By Jonathan Vanian
February 16, 2018

Russian nationals identified in a Justice Department indictment released Friday used cryptocurrency exchanges as part of an alleged scheme to mislead U.S. citizens leading up to the 2016 presidential election.

The indictment, part of special counsel Robert Mueller’s on-going investigation into possible election interference by Russia, linked 13 Russian nationals and three Russian groups to alleged misinformation campaigns spread in the U.S. public through Facebook (fb) and Twitter (twtr).

The Russian nationals and their co-conspirators allegedly stole social security numbers, home addresses, and other information from U.S. citizens to create bogus accounts on PayPal (pypl) as well as unspecified online crytopcurrency exchanges, the indictment said.

The groups also bought fake U.S. driver’s license numbers and other common identification documents that they used to “maintain their accounts at PayPal and elsewhere, including online cryptocurrency exchanges.”

Although the indictment doesn’t specify what the Russian nationals used their cryptocurrency accounts for, it does say that the group’s fake bank and PayPal accounts “were used to purchase advertisements on Facebook” that promoted its messages to misinform the U.S. public.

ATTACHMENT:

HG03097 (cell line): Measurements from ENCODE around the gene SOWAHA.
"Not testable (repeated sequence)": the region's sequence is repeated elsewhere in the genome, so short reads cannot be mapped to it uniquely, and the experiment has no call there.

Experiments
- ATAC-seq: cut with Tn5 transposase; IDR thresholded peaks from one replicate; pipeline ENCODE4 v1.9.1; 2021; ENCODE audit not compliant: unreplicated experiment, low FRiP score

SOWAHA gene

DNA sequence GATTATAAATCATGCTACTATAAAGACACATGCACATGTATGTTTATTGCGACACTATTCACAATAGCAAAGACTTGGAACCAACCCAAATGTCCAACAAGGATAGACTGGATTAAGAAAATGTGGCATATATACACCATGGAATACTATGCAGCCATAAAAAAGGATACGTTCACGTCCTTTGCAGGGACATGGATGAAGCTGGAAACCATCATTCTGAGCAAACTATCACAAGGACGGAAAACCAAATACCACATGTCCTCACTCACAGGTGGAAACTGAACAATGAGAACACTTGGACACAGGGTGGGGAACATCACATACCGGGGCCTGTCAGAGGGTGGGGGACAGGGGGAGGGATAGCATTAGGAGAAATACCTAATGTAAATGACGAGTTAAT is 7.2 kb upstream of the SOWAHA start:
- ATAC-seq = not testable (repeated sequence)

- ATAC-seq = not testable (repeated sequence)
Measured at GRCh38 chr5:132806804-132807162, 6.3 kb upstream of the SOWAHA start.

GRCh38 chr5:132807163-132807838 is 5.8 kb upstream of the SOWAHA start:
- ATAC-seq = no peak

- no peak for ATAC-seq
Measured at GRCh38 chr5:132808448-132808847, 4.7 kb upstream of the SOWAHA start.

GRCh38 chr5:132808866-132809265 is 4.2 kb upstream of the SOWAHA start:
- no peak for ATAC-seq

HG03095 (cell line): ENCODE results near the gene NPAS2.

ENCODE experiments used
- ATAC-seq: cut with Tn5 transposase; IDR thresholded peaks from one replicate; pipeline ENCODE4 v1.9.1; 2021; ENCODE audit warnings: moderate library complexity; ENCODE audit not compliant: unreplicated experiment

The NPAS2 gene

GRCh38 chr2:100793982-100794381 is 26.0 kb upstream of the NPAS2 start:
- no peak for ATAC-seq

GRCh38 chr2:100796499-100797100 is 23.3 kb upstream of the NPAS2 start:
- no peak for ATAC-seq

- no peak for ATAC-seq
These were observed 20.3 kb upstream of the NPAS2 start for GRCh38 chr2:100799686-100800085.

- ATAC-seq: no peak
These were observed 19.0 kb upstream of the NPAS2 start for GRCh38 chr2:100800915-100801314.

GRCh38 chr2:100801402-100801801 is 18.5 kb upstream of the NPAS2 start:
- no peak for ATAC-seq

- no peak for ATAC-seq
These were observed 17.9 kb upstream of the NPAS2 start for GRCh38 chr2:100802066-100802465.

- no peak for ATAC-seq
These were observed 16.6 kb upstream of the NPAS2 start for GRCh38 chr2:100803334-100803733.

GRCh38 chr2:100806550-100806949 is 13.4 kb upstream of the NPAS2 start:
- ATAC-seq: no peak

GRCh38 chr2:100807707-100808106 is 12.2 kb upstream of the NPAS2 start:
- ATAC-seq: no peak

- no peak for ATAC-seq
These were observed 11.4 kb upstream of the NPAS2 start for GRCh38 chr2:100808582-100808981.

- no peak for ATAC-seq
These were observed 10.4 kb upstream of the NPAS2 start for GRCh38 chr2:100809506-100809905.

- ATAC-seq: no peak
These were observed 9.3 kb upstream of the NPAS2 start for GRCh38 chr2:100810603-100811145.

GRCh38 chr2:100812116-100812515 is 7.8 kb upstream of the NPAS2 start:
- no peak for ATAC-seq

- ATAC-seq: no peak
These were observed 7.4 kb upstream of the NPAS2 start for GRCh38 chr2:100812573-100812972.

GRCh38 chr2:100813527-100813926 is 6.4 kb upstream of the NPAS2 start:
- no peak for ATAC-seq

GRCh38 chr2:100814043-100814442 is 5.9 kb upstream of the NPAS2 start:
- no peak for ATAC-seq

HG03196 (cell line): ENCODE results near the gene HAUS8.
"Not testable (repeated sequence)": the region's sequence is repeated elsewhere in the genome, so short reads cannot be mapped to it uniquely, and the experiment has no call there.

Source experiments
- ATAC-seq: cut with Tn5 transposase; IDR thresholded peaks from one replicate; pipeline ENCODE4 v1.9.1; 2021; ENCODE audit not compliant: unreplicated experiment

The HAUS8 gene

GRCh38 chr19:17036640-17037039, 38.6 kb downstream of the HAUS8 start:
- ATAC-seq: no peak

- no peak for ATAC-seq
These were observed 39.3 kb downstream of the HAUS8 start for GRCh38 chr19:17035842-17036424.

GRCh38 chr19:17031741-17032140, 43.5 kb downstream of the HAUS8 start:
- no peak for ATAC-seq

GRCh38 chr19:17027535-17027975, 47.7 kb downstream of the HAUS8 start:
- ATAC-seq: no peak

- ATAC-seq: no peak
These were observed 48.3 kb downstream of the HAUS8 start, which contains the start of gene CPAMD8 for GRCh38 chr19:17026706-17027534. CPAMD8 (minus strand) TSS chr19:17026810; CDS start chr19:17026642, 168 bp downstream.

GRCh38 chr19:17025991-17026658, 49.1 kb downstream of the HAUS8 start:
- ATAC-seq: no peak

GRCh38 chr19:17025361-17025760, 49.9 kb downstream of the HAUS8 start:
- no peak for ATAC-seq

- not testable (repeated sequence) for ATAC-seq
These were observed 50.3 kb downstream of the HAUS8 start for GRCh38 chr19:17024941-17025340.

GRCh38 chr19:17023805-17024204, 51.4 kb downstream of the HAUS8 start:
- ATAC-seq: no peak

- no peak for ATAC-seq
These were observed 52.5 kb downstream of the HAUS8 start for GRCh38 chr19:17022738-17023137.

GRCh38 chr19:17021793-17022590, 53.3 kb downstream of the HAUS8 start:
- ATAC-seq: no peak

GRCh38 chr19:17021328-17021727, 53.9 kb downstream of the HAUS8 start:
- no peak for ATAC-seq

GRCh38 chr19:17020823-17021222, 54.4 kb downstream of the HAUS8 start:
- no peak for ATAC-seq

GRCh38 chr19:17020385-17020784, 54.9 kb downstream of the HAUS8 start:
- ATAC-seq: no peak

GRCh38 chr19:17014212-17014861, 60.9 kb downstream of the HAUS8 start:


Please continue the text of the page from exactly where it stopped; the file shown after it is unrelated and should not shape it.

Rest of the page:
Criminals have used cryptocurrencies and its promise of anonymity as a way to carry out illegal activities like receiving ransom payments and selling banned goods without being caught.

Get Data Sheet, Fortune’s technology newsletter.

In July, the U.S. Treasury’s Financial Crimes Enforcement Network levied a $110 million fine against the Russia-based cryptocurrency exchange BTC-e for facilitating “transactions involving ransomware, computer hacking, identity theft, tax refund fraud schemes, public corruption, and drug trafficking.”

Although the BTC-e exchange shut down after the fine, tech website Coindesk noted in September that it appears to have been resurrected as a new exchange called WEX that claimed “that it did not receive any funds from BTC-e, while at the same time alleging that it would abide by anti-money laundering and know-your-customer laws.”


You May Like